Tag Archives: dinner

The Art of the Dinner Salad: 5 Tips for Making a Pile of Veggies Feel Like a Meal

I love salad. Big fluffy green ones. Crunchy ones. Hearty ones. Every salad have a special place in my heart. If I’m being honest, I’ve been caught on many occasions making a midnight snack out of a head of lettuce and some leftover dressing, a time when any normal person would be munching on shredded cheese from the bag or jarred salsa and chips. (I’m just living my truth people!) But the hard reality is that most people don’t share this feeling with me—and it’s my mission in life to change their minds. And that starts with the dinner salad.

Raw and Roasted Chopped Salad

I get that a lot of folks are resistant to the idea of eating salad—and only salad—for dinner. But as a person who almost always has friends staying over at my place, and am therefore responsible for keeping them fed, I’ve had plenty of practice converting salad skeptics. Through much trial and error, I’ve come up with a formula for a dinner salad that will satisfy both my salad hater friends and my salad obsessed self. It produces a pile of veggies that is substantial, satisfying, and a main course in and of itself—no post-meal snacking required. Here’s how to do it.

kale and brussels sprout salad

Photo by Heidi’s Bridge, styling by Molly Baz

Massaged kale makes for a more substantial salad base.

Hearty Greens

A substantial base is the key to a proper dinner salad. This is no place for boxed “spring mix” or a head of delicate butter lettuce—you need something with some oomph. I love to use cabbage (red, green, savoy, napa), kale, collards, or mustard greens, which will be able to stand up to all the flavorful add-ins, toppings, and dressings that this salad wants without wilting. The trick to making these non-lettuce salad bases delicious is to massage them with some olive oil, lemon juice and salt after they’ve been cut up. This helps to break down the tough cell structure these veggies have, rendering them tender and ready to soak up flavor.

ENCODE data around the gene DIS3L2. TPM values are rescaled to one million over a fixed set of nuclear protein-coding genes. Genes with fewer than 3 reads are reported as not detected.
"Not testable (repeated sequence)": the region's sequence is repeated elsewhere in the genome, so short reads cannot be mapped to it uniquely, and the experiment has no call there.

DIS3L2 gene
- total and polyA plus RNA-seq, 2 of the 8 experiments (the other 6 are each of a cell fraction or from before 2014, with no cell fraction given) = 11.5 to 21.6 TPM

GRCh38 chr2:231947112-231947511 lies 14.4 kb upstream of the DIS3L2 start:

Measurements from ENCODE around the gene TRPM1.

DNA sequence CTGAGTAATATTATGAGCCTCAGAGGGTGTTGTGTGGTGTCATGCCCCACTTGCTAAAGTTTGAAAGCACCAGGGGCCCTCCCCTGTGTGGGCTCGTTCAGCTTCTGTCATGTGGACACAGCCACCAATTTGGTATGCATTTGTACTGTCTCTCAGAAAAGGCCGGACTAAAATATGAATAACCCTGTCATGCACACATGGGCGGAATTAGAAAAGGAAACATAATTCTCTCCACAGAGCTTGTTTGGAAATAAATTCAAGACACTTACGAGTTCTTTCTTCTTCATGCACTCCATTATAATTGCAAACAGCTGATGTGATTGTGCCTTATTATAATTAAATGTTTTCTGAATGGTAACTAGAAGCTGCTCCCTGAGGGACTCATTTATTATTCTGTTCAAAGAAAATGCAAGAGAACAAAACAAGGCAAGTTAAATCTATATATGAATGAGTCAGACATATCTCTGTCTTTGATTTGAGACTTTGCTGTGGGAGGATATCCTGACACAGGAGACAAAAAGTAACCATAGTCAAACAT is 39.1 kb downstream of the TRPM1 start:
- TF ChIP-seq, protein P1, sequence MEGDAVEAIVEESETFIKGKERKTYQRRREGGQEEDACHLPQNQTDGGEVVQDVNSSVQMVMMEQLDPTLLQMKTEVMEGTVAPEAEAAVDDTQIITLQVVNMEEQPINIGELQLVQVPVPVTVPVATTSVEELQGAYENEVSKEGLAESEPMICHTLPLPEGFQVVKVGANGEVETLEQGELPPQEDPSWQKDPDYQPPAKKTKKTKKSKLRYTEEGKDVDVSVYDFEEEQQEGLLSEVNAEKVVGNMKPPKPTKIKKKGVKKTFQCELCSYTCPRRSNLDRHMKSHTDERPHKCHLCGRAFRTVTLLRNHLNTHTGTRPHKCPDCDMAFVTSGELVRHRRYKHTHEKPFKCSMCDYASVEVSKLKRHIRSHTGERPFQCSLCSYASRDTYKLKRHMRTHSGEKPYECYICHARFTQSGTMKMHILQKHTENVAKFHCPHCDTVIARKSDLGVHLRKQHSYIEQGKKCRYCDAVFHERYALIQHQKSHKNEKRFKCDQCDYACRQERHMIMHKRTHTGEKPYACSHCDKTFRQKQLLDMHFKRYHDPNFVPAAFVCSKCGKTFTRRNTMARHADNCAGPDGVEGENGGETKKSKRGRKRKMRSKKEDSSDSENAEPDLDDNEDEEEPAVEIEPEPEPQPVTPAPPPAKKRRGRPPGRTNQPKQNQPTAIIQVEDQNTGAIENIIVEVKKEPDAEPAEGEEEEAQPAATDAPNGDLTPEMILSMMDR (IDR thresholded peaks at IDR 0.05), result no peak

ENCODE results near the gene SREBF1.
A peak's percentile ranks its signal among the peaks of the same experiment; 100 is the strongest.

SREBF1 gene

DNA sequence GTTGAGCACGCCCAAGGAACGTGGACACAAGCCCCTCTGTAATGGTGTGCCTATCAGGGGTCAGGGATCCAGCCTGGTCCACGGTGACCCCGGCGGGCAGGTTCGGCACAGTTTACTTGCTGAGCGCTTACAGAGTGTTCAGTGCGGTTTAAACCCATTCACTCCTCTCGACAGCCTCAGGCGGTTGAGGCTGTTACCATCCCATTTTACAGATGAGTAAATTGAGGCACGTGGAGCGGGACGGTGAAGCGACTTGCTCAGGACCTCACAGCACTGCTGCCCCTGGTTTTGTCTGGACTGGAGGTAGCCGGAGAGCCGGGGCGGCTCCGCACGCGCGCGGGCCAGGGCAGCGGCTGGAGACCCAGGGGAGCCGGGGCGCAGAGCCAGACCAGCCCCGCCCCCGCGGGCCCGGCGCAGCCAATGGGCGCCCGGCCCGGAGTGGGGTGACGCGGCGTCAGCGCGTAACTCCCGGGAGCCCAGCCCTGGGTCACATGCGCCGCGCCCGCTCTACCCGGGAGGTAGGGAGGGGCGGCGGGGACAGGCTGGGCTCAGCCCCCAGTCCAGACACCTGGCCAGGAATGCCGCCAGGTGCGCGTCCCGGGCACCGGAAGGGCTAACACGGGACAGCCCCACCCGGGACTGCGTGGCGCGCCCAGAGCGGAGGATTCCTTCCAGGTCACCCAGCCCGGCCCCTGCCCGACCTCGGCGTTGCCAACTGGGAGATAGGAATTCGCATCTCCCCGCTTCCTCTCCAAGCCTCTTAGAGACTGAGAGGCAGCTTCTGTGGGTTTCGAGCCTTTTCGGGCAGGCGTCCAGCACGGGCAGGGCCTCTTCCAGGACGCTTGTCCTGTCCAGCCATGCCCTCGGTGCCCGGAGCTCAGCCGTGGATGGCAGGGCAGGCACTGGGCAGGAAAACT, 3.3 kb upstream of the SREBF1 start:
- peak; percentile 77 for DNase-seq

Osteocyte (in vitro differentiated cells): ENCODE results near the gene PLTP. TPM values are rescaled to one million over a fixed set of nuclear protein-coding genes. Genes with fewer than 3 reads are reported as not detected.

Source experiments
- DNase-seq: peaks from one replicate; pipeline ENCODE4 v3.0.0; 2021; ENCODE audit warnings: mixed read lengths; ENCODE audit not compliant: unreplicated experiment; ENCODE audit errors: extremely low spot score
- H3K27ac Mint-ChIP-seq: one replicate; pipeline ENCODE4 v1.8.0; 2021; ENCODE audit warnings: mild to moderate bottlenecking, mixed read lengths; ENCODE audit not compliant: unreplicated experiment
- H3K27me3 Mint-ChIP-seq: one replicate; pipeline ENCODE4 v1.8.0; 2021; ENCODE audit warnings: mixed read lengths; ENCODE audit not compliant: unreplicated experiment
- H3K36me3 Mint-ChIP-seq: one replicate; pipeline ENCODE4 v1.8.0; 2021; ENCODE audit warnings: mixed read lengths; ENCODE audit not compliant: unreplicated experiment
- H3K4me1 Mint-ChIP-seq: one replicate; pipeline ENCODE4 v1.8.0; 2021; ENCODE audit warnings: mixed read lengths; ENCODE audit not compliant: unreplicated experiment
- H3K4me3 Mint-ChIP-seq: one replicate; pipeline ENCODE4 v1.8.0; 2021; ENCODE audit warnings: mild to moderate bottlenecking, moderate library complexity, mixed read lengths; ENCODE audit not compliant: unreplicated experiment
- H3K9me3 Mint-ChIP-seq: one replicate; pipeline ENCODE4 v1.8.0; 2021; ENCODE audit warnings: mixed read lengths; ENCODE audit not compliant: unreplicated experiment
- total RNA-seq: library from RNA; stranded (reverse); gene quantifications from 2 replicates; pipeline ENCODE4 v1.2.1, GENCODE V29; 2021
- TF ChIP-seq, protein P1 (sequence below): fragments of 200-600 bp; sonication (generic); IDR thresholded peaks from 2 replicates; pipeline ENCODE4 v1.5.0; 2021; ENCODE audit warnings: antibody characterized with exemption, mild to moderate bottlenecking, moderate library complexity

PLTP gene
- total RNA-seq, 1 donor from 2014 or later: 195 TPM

ba basics crispy thai chicken salad plucking rotisserie chicken

Alex Lau

Leftover rotisserie chicken, tinned fish, and crispy roasted chickpeas all add protein and heft.

Protein

A dinner salad needs protein to make it really feel like dinner. Anything goes! Shredded rotisserie chicken. Last night’s roasted salmon. Jammy boiled eggs. But nobody’s saying you have to use leftovers—you can sizzle up a steak or a pork chop just for this salad endeavor if you want to make it feel less hodge-podge. And do not despair, vegans of the world: Crumbled tofu, frozen-then-thawed edamame, or crispy chickpeas are all welcome here, too.

twice roasted squash with parmesan butter and grains

Photo by Marcus Nilsson, Food Styling by Rebecca Jurkevich, Prop Styling by Angharad Bailey

Leftover roasted squash? WELCOME ABOARD THE DINNER SALAD TRAIN!

Raw & Cooked Veg

Now that you’ve got a sturdy base and some protein in the mix, it’s time to incorporate some supplementary cooked and/or raw veggies. Again, this could be repurposed leftovers—roasted squash from a few nights ago, stir-fried broccoli—or some odds and ends from meal prep, like quick-pickled cukes or shaved radishes. You want to shoot for contrast, if at all possible—soft, sweet roasted carrots paired with crunchy raw cauliflower, for instance, or tender herbs and sprouts with steamed chunks of sweet potato. And don’t forget about fruit! Slivers of tart-sweet apple or Asian pear can bring both acidity and a bit of welcome sweetness to the party.

tahini ranch dressing

Photo by Alex Lau, food styling by Rebecca Jurkevich, prop styling by Emily Eisen

This creamy Tahini-Ranch Dressing is the kind of sauce that dinner salad dreams are made of.

Dressing